One of the things Wilson’s Snipes are famous for is their winnowing flights (which I would love to witness).  These are performed primarily at the beginning of breeding season and usually occur in the evening1.  They use these flights to establish and maintain breeding territories, among other things.

This winnowing sound is produced by air flowing over the bird’s outstretched tail feathers.

[audio:https://thebirdersreport.com/audio/WilsonsSnipe.mp3]  Sound credit to Andrew Spencer, file XC14873, Courtesy of Xeno-Canto3

Pretty cool if you ask me!  I plan on seeking out some Wilson’s Snipe breeding grounds next season to see if I can witness this phenomenon.  These birds can reach speeds of up to 60 mph!

For more great bird photos, check out Bird Photography Weekly.

References: 1 Birds of North America Online , 2 U.S. Fish & Wildlife Service, Migratory Bird Hunting Activity and Harvest During the 2008 and 2009 Hunting Seasons, 3 Xeno -Canto, file XC14873

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{ 15 comments… read them below or add one }

Mick November 27, 2010 at 10:57 pm

Great photos of this elusive bird, Larry. I especially like the photo where you have caught the snipe pulling out a worm. The Latham’s Snipe visits this part of Australia but I have only seen one a couple of times.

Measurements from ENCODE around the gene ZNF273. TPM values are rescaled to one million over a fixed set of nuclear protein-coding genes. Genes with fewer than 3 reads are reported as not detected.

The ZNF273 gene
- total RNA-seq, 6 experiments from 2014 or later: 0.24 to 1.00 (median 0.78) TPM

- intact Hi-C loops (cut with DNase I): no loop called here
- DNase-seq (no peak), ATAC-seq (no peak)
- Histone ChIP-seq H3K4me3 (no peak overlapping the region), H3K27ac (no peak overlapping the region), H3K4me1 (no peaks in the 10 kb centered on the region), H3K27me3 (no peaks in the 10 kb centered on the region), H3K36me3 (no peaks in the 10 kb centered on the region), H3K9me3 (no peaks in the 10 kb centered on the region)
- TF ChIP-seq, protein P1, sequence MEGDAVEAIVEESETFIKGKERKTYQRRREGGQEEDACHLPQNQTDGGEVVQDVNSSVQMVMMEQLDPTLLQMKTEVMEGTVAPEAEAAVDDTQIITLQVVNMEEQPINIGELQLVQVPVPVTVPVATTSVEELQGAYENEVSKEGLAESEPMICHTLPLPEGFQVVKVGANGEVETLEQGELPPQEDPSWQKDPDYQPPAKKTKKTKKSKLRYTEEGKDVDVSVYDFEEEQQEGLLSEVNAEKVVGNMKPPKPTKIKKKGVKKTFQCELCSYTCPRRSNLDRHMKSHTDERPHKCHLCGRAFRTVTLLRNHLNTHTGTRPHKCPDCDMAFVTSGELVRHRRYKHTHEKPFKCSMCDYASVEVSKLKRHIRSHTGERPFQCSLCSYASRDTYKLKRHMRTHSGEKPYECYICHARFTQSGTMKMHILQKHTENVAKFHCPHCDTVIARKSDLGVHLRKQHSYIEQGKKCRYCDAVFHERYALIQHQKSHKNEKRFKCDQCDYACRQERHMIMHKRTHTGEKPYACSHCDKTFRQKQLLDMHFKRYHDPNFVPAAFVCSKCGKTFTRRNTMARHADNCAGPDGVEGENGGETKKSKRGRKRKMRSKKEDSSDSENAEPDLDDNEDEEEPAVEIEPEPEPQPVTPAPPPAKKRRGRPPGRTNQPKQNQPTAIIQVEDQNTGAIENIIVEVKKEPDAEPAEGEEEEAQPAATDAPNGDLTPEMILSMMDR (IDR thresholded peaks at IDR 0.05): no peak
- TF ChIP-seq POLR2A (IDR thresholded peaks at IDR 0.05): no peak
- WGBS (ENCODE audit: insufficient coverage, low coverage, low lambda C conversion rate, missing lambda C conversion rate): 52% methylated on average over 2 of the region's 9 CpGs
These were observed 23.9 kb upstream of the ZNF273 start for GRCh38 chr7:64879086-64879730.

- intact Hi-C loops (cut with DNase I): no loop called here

Dawn Fine November 28, 2010 at 5:03 am

Great shots and Video! Got a kick out of the video..this round body bobbing with its tiny little head and long bill.. cute!


Klaus November 28, 2010 at 6:05 am

Excellent, Larry!


@Bosque_Bill November 28, 2010 at 7:24 am

Congratulations on your successful snipe hunt. Wonderful images.


NatureFootstep November 28, 2010 at 7:41 am

great shots! And I enjoed the video and the winnowing sound .
I hope they stop hunting them all together.


Larry November 28, 2010 at 8:28 am

@Mick thanks. That shot of the bird pulling out the worm I discovered after downloading the images. Their movements while they’re foraging are so quick, it is hard to pick up the details while watching them in real time.

@Dawn it was rather comical watching him bob up and down

@Klaus thanks!

@Bill thank you very much. I’m glad you stopped by giving me the link to your site. You have some incredible images there and I love your videos too! Your photo of the Brown Creeper is the best I’ve ever seen!

@NF thank you. I agree with you on the hunting issue